In the groundbreaking 1999 book Chasing Monarchs, naturalist and scientist Robert Pyle described monarch butterflies as “wedded to watercourses.” Two decades later, we have come to understand that revitalized riverways may be the key to saving the endangered Western monarch butterfly from extinction.
In the arid west – especially in California’s Central Valley – monarchs are dependent on riparian landscapes. According to the 2017 Western Monarch Butterfly Conservation Plan, “Watercourses offer all the requisite habitat elements.”
Monarchs migrate across thousands of miles. Evidence suggests that they follow the bloom of a suite of nectar-rich native plants, and require access to water and shaded places to rest. “In the summer, monarchs like to roost in shrubs and trees. We’re getting more caterpillars in areas close to water, where there are more plants that don’t dry out,” said Cheryl Schultz, a professor at Washington State University in Vancouver and a River Partners’ research partner.
Access to plants that bloom during different time periods is also critical to the monarch’s survival. Because their migration spans multiple seasons, monarchs may visit willow in the winter and early spring, for example, but may depend more on late-blooming goldenrod or western goldentop in the summer and fall. Early blooming species such as willow and coyote brush are particularly important for monarchs during their spring migration.
During their journey, all monarchs depend on milkweed to nurture and protect their young. Adults lay their eggs exclusively on milkweed plants, and the plants provide the caterpillars with the perfect source of nutrition as well as a unique strategy for self-defense. Milkweed contains cardenolides, toxic compounds that make the caterpillars unpalatable to many predators.
Designing River Corridors for Monarchs
Thanks to a $1.21 million grant from the Wildlife Conservation Board, River Partners and partners are undertaking the largest coordinated monarch habitat restoration project in the western United States. Our 595-acre project spans seven sites from Northern to Southern California. Crews will plant milkweed, as well as multiple native flowers and other plants to provide monarch habitat and nourishment.
As a Monarch Joint Venture (MJV) Partner, River Partners is coordinating our efforts with federal and state agencies, businesses and educational institutions, and non-governmental organizations dedicated to the protection of the monarch butterfly.
“The western monarch population is direly low, and we need all hands on deck to bring them back,” says Wendy Caldwell, executive director of MJV. “A focus area for restoration work is in riparian areas where moisture is more readily available. Milkweed, wildflowers, and trees thrive in these areas, offering richer nourishment and protection from the extreme heat compared to other parts of the arid western landscape.”
The Western Monarch Conservation Plan highlights the need to create “a minimum of 50,000 additional acres of monarch friendly habitat … in California’s Central Valley and adjacent foothills” by 2029. River Partners is designing restoration sites with special attention to the timing of the monarch’s migration, both in the spring and in the late summer.
“For the plant design, we will be doing a few things,” says Michael Rogner, River Partners’ senior ecologist. “Since we’re trying to address multiple phases of their life cycle, we’ll be planting a wide array of flowering plants known to be used by monarchs for nectar sources, and also planting milkweed to host egg and larval stages.”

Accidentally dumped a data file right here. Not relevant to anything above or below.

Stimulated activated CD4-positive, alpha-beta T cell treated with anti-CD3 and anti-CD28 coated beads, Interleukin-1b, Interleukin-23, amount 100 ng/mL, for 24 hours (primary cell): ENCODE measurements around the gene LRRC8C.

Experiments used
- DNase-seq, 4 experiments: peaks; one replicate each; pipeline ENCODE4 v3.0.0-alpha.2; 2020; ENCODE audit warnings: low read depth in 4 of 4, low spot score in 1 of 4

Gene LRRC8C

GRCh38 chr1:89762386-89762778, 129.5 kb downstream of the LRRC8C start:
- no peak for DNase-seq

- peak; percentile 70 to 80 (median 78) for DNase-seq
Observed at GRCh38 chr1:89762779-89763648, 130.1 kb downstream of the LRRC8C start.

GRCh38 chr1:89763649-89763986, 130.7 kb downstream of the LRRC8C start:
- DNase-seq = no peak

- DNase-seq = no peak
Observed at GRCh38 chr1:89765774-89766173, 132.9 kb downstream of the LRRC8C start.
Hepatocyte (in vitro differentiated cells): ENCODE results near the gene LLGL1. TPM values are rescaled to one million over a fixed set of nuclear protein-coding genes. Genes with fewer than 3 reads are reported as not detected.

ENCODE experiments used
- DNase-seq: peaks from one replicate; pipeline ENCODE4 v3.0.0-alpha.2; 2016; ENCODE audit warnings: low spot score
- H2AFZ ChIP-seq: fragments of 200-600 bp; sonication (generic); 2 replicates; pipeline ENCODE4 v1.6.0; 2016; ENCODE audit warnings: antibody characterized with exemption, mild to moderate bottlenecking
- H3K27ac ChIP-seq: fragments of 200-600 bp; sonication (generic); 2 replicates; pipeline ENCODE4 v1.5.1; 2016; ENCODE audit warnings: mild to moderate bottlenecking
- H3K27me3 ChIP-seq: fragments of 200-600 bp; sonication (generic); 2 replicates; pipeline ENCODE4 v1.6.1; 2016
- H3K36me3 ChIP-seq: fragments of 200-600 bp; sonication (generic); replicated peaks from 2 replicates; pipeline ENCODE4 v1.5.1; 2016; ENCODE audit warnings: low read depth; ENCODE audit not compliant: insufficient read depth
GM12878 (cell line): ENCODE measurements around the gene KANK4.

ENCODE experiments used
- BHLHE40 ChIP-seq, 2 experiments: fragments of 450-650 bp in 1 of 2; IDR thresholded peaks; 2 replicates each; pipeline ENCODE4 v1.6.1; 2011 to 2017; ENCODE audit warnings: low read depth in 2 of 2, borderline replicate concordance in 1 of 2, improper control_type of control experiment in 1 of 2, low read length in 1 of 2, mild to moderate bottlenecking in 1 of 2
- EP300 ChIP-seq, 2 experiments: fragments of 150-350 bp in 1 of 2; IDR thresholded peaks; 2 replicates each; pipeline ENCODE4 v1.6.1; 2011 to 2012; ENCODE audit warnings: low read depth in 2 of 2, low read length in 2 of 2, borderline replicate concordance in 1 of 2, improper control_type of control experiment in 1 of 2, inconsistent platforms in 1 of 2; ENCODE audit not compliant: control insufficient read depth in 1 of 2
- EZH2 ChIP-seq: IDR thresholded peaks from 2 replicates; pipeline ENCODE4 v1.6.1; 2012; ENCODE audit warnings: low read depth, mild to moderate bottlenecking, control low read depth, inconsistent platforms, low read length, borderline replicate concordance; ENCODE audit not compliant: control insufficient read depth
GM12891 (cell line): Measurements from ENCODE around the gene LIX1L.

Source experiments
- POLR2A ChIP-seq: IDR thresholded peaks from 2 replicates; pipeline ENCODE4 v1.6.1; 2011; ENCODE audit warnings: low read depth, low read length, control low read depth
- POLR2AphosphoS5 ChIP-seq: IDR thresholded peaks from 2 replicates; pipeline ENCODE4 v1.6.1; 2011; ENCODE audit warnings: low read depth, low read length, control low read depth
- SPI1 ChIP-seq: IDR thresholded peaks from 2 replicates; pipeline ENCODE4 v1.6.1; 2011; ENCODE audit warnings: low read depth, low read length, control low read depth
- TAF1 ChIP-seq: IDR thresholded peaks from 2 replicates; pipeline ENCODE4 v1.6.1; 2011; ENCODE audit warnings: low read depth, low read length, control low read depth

To select the right species, the team will choose plants that flower during times when monarchs are most likely to be present. “A lot of annual plants flower in early spring,” says Rogner, “So we’ll probably help monarchs more if we plant late summer wildflowers such as buckwheats, vinegar weed, and tarweeds on our project sites.”
Monarchs benefit, but so do people
Across the state of California, farmers are also stepping in to help the monarch. Daniel Kaiser of Environmental Defense Fund says establishing monarch habitat on farm property is well-aligned with what farmers are already doing. “A lot of the farmers we’ve talked to have experience with hedgerows and are looking to enhance their hedgerows. That’s very compatible with establishing monarch habitat.”
The farmers add milkweed to their existing hedgerows, Kaiser says, along with a few other nectar sources. The changes help the monarch butterflies, and they help farmers, too. Restored habitat can improve soil quality, sequester carbon, and filter pollutants from local water sources. But one of the most immediate benefits to farmers comes in a very small package. “It’s really about what kind of beneficial insects can those hedgerows attract,” says Kaiser. “As soon as you create these hedgerows, ladybugs show up, and lacewings and other predatory insects that can help with pest control.”
“Other pollinators use these plants too,” says Angela Laws, Endangered Species Conservation Biologist for the Xerces Society, which focuses on pollinator conservation. “Creating more habitat is going to benefit all of them.” Native bees, other species of butterfly, moths, beetles, flies — even vertebrates like birds — also rely on California’s riparian habitats.
“Pollinators are so important to our economy and our well-being,” says Laws. “They’re important to agriculture, to natural ecosystems … losing them would be devastating in so many ways. And one of the best ways we can protect these species is by respecting and restoring habitat.”